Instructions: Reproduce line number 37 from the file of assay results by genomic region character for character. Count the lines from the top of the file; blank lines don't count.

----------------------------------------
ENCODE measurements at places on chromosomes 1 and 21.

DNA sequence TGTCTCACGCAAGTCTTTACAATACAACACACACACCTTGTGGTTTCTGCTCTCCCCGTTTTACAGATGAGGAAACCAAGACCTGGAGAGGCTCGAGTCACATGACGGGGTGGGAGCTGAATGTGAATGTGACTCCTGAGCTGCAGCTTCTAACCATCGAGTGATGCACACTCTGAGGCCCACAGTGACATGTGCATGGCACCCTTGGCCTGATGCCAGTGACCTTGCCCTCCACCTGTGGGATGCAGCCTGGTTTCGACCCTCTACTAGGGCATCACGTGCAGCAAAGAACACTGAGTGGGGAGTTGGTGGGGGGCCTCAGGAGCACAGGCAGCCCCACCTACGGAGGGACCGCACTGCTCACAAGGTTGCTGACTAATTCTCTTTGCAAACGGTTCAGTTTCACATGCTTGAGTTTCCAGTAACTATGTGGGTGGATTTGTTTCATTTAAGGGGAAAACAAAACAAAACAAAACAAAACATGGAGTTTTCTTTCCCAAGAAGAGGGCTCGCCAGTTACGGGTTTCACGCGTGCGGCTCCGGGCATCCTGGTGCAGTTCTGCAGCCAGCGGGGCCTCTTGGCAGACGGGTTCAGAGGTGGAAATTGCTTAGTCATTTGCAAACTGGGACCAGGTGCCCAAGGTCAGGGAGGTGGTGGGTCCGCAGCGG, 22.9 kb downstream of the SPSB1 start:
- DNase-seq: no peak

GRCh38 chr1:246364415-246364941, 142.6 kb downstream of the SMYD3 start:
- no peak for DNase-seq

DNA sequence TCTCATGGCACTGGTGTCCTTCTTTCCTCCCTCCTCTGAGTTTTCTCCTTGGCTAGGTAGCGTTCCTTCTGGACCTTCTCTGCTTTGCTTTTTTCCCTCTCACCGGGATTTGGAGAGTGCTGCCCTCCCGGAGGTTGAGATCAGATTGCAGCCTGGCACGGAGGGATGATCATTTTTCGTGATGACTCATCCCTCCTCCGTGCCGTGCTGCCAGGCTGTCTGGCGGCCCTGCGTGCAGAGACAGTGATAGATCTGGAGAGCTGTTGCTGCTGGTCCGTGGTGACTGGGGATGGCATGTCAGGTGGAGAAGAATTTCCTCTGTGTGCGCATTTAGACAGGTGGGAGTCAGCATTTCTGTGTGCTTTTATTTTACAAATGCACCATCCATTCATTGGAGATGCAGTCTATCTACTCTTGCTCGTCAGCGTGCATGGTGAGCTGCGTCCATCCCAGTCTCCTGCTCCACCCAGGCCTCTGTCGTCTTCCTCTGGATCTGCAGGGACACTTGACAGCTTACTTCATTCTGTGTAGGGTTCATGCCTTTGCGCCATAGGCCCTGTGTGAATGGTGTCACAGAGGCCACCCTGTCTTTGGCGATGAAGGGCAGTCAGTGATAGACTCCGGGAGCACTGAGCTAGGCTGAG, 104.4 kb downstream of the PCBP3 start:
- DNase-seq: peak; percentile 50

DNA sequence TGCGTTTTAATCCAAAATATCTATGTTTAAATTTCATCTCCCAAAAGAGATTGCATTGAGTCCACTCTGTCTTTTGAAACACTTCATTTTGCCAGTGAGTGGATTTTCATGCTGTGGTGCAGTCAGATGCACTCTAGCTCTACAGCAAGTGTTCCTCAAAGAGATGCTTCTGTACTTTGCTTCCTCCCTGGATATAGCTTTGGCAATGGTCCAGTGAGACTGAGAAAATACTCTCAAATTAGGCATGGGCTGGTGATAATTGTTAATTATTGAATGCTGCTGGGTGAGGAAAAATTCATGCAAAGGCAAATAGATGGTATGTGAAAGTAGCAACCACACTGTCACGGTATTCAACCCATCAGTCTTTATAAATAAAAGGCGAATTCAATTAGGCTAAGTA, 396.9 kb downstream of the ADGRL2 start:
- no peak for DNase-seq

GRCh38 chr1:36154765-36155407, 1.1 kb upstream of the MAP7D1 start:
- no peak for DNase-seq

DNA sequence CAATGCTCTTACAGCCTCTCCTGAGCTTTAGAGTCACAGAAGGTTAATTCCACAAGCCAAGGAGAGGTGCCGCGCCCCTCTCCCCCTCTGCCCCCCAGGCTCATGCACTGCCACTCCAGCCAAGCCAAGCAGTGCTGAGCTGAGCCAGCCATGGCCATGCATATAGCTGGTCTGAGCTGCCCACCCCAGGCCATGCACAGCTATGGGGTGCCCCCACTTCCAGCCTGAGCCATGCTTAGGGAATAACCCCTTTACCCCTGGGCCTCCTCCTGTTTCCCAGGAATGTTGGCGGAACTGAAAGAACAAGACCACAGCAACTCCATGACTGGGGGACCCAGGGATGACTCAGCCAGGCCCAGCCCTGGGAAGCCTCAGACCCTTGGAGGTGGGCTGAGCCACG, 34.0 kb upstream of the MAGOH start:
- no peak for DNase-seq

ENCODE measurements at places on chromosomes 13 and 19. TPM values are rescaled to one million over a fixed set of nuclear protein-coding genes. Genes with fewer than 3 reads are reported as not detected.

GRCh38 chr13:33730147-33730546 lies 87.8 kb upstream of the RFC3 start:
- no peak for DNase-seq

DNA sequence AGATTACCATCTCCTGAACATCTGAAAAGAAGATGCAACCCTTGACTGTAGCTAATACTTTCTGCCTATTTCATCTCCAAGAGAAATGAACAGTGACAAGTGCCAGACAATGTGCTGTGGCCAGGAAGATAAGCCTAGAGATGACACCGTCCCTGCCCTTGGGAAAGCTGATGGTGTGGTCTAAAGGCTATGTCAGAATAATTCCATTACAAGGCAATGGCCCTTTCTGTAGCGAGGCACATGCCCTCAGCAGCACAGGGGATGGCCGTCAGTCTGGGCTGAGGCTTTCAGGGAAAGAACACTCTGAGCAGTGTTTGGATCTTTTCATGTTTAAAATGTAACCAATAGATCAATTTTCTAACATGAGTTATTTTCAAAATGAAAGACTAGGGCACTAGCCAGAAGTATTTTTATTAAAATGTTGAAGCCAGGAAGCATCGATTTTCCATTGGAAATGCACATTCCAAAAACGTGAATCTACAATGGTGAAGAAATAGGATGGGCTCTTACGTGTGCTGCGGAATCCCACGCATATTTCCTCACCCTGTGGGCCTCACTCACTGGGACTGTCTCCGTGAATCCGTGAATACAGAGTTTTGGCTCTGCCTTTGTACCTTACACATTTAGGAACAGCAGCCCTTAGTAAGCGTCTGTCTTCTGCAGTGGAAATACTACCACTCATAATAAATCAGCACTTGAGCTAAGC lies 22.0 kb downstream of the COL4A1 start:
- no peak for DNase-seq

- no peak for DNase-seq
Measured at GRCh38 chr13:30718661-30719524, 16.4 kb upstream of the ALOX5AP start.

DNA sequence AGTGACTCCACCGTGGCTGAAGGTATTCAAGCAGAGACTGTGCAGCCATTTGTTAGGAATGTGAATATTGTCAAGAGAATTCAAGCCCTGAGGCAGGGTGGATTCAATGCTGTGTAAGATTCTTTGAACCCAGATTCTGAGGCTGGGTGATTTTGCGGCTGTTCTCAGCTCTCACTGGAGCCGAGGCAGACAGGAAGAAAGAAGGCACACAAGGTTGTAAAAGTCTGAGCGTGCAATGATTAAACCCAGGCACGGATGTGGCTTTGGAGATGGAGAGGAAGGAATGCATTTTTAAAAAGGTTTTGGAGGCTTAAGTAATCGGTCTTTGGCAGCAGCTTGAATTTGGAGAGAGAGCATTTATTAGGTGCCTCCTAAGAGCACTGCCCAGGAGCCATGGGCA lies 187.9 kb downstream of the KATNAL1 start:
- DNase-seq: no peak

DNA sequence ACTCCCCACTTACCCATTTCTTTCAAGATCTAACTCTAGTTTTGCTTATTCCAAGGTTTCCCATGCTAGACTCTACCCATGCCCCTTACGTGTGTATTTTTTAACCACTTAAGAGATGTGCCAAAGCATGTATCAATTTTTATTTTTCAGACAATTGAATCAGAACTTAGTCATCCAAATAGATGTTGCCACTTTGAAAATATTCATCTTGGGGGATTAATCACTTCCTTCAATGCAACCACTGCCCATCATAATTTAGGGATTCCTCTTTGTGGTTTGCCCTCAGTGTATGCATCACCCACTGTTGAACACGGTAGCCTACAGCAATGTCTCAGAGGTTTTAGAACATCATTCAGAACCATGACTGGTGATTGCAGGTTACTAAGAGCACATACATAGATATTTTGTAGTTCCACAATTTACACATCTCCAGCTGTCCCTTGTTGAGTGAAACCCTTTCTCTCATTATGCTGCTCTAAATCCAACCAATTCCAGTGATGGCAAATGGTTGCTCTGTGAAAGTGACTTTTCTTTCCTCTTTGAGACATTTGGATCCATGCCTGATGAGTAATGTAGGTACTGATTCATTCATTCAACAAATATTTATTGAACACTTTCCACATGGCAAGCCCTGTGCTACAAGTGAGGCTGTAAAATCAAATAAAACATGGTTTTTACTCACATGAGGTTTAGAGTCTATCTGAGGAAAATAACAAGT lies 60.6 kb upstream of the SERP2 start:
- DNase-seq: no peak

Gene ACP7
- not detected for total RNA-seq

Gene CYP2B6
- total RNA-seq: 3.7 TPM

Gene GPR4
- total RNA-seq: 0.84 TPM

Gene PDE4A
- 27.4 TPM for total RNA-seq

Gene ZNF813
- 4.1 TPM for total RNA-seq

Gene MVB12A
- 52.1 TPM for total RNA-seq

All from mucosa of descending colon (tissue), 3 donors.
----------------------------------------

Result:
All from mucosa of descending colon (tissue), 3 donors.